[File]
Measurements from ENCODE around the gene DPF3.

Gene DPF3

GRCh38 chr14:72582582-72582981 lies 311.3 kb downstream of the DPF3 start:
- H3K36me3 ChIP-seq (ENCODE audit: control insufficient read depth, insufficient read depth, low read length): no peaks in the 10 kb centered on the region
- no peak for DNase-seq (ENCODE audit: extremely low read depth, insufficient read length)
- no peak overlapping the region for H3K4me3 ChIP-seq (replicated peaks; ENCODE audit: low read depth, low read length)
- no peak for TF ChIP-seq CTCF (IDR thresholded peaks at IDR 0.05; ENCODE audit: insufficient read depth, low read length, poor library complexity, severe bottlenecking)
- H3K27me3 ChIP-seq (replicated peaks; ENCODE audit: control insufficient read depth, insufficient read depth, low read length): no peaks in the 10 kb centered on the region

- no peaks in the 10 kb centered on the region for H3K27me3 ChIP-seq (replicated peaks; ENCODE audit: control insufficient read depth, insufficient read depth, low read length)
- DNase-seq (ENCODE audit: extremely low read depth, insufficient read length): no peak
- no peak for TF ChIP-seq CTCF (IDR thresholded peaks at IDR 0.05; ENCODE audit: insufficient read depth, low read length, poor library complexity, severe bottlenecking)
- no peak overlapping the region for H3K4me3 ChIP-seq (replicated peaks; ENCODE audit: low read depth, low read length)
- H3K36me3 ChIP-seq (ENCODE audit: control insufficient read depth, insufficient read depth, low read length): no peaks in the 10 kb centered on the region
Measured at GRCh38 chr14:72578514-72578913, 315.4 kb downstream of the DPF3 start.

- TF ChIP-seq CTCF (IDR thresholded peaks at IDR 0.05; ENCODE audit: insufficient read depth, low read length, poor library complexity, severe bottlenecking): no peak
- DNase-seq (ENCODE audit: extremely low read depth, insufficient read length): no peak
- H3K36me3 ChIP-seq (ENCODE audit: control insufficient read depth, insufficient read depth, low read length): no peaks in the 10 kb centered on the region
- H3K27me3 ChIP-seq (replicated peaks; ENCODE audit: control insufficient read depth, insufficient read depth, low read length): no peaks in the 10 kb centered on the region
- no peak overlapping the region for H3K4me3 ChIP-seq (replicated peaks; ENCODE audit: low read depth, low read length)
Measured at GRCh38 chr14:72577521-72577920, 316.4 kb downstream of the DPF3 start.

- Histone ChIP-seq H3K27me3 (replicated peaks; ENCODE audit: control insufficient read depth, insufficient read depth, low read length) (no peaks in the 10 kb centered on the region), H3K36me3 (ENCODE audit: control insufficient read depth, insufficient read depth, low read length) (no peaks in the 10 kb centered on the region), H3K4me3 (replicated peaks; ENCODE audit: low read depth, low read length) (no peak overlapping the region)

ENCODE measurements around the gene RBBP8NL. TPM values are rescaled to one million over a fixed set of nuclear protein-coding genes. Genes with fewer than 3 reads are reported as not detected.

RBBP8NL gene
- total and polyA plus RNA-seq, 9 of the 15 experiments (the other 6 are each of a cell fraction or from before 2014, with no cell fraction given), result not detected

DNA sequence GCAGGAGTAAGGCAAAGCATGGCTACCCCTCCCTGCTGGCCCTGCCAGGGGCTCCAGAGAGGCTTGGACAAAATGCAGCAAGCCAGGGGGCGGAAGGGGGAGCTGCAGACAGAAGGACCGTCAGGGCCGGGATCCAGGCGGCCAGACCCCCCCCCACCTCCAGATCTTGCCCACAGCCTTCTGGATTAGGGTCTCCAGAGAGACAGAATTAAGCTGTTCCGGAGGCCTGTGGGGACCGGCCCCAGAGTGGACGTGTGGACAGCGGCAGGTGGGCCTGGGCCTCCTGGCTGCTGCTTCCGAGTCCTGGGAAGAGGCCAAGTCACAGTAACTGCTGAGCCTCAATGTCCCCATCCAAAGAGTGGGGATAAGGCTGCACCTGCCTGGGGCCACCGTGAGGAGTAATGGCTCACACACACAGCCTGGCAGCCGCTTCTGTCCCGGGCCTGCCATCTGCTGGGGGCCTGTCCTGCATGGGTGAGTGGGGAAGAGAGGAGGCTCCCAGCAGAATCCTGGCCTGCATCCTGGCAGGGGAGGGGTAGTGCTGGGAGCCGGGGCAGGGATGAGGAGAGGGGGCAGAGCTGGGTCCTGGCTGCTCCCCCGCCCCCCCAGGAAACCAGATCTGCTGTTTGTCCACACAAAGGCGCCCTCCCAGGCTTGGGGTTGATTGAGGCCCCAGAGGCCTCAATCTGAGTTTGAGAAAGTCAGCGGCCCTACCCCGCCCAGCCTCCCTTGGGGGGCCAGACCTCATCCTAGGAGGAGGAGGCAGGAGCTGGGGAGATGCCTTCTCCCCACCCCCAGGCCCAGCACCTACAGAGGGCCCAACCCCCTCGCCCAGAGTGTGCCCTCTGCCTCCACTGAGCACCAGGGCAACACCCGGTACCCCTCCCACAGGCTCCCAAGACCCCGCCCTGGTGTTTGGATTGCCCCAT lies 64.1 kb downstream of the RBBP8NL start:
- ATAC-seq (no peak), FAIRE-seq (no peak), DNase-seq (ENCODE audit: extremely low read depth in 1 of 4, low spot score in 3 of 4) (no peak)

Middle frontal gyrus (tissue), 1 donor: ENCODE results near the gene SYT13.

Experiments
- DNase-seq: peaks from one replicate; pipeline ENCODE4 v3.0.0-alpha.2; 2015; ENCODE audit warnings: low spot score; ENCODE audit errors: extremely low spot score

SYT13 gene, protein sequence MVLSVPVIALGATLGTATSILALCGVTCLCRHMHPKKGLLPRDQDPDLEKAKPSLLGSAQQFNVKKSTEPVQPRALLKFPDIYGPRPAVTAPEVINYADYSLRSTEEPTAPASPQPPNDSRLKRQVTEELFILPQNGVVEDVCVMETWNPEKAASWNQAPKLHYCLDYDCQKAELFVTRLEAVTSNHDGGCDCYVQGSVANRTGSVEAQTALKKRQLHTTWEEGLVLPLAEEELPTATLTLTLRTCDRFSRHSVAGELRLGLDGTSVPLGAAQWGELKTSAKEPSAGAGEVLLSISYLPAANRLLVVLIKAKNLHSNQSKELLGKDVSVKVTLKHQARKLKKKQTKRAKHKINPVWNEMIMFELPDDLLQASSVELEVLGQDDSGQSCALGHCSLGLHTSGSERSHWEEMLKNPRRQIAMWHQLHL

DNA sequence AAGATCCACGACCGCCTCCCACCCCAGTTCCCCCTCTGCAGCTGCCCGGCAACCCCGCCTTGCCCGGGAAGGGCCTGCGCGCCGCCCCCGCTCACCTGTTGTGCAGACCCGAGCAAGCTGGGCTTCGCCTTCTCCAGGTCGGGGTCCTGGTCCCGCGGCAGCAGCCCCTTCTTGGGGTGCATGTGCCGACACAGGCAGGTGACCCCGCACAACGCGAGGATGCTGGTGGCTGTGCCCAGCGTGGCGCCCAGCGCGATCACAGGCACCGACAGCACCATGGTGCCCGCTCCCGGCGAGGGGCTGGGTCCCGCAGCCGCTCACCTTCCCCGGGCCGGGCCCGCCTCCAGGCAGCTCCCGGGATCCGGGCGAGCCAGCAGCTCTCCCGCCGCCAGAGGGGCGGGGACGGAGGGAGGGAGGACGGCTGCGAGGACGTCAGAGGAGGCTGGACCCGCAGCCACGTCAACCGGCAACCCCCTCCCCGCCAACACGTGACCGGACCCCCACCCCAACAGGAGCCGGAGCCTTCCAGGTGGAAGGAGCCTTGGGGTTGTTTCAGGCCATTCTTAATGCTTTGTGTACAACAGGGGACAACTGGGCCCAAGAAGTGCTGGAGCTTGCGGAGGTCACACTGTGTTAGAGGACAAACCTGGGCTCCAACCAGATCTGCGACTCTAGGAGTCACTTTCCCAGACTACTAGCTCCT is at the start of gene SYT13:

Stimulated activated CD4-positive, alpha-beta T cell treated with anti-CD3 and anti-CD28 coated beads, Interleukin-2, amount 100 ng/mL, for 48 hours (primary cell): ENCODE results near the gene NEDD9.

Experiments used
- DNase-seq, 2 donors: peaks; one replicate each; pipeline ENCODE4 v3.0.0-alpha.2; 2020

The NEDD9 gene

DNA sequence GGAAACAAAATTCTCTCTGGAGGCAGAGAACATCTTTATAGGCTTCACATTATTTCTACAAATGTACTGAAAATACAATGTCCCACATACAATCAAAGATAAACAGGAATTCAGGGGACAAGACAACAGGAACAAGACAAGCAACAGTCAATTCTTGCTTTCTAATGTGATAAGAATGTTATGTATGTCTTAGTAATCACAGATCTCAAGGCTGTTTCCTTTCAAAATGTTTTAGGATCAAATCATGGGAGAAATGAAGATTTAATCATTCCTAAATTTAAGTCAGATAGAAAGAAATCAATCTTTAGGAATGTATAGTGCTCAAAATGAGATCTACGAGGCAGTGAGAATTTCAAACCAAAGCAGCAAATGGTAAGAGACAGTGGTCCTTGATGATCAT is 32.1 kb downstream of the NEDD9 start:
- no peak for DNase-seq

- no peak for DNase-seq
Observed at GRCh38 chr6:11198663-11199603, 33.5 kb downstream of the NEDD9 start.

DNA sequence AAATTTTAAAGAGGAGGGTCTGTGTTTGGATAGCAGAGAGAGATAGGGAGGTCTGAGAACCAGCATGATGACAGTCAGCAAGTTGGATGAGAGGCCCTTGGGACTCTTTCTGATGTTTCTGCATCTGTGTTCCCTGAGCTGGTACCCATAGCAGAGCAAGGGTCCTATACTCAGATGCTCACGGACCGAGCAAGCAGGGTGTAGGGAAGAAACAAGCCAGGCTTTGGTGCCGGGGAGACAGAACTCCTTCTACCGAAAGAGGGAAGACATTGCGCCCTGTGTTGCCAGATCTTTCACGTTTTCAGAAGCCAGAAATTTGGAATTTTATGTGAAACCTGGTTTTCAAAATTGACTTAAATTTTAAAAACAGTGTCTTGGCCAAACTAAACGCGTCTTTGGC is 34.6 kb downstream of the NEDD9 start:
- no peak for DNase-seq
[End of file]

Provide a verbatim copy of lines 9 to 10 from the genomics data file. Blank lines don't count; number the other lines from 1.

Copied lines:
- no peaks in the 10 kb centered on the region for H3K27me3 ChIP-seq (replicated peaks; ENCODE audit: control insufficient read depth, insufficient read depth, low read length)
- DNase-seq (ENCODE audit: extremely low read depth, insufficient read length): no peak